The 10-year-old had been lost for hours — crying and shaking as he wandered a vast scrubland— when he saw the Border Patrol officer.

“Can you help me?” the boy asked between sniffles.

The agent recorded the interaction, which was widely shared on the Internet, seen by many as a glimpse into the desperation of unaccompanied children arriving at the U.S.-Mexico border.

But the story behind the video of Wilton Obregón, according to relatives, shows how the Biden administration is putting migrant families in even more peril after they cross the border, in some cases deporting them into the hands of criminal groups.

Wilton and his mother, Meylin, 30, crossed the border into Texas last month to seek asylum after fleeing their native Nicaragua. But they were immediately sent back to Mexico under Title 42, a pandemic-era policy that expels migrants who cross the border without allowing them to apply for protection.

Hours after being expelled to northern Mexico, they were kidnapped, according to Misael Obregón, Meylin’s brother, who lives in Miami.

Misael received a call from the kidnappers. They wanted $10,000 to release Meylin and Wilton.

“They threaten to hurt them both, or worse,” Misael Obregón said. “These people are capable of anything.”

Misael could come up with only $5,000. He sent the cash through a money transfer company. The kidnappers agreed to release Wilton, but not his mother.

The smugglers then abandoned Wilton after leading him across the border, leaving him to wander through the arid farmland of South Texas looking for assistance, until he found the Border Patrol agent who recorded his encounter with the boy.

“I came looking because I didn’t know where to go, and they can also rob or kidnap me or something,” he told the agent.

Meylin remains in the custody of kidnappers. She called Misael Obregón on Friday morning, crying after seeing the video of her bleary-eyed son.

“Now I’m worried that she’s going to die,” said Obregón, “that she’s not going to make it through this.”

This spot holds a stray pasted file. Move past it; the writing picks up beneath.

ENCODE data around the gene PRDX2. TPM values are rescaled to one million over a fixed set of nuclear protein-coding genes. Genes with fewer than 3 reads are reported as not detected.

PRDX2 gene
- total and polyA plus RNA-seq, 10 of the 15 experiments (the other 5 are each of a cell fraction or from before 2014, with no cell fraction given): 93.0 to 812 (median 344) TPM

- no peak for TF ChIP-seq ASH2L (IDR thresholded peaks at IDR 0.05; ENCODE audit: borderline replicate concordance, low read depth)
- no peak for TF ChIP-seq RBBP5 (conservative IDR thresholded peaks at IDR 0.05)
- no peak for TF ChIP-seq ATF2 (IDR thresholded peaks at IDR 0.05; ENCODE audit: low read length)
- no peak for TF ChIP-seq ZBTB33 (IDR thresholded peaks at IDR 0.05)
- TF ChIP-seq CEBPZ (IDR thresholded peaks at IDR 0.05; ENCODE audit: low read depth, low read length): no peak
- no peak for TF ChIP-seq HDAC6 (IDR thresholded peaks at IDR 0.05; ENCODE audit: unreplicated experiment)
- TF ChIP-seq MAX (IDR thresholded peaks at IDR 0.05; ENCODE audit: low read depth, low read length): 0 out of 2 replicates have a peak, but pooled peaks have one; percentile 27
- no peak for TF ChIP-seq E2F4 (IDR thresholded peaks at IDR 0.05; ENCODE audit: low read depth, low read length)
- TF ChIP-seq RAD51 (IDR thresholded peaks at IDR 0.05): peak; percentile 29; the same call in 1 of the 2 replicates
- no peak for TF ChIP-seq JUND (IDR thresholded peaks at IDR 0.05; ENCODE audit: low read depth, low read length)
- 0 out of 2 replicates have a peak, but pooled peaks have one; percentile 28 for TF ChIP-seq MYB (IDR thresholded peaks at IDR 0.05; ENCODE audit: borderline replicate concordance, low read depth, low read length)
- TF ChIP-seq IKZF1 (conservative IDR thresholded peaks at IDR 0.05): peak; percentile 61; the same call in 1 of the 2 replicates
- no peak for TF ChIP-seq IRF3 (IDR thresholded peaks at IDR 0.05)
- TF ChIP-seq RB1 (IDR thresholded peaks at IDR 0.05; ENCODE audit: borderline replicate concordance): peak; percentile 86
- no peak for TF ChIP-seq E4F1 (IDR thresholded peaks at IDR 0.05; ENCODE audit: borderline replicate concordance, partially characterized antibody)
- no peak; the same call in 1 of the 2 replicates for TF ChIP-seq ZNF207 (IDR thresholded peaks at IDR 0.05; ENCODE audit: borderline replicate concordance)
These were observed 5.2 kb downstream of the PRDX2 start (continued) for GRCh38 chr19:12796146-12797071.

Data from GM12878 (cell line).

The Nicaraguan government on Friday identified Wilton as being the boy in the video, but it did not mention the kidnapping. It said Nicaraguan police had interviewed the boy’s father, who confirmed that Meylin had told him in their last conversation that she and Wilton were preparing to cross the border together because they were “in danger.”

In a speech, the vice president of Nicaragua, Rosario Murillo, said she had called on Interpol to locate the boy and his mother.

“Our national police, our Ministry of the Interior, have made and continue to make inquiries to the United States authorities, Mexican authorities to obtain information that lead us to locate Meylin and the child,” she said.

Wilton is currently in U.S. government custody, according to U.S. Customs and Border Protection.

The video of the boy was raised at a White House news conference this week. “I don’t have any response from the president directly. What I can convey is, for any of us who have seen that video, it is heartbreaking,” said press secretary Jen Psaki.

Relatives say the boy and his mother were in part fleeing domestic violence in Nicaragua.

Wilton’s grandmother, Socorro Leiva, described the scramble to pay the ransom.

“The family managed to raise a little money to free the child but we have not been able to pay her part,” Leiva said through tears from her home in the municipality of El Rama.

Thirty-three percent of families who crossed the border last month were expelled to Mexico, according to CBP statistics.

President Biden had long complained about the humanitarian consequences of the Trump administration’s “Remain in Mexico” policy, which forced asylum seekers to wait for the their court hearings in Mexico. Many of them were kidnapped and abused during their months waiting.

Under Title 42, though, which began under President Donald Trump and continues under Biden, asylum seekers are again in the same desperate situation. It’s unclear how many of them have been kidnapped.

“The Biden administration is winding down one of the Trump administration’s most notorious policies but at the same time it is expelling other asylum seekers back to the very same dangers, attacks and kidnappings through its continued use of the Trump administration’s Title 42 policy to evade U.S. refugee law,” Eleanor Acer, senior director of refugee protection at Human Rights First, said in a statement.

López Ocampo reported from Managua, Nicaragua. Nick Miroff in Washington contributed to this article.

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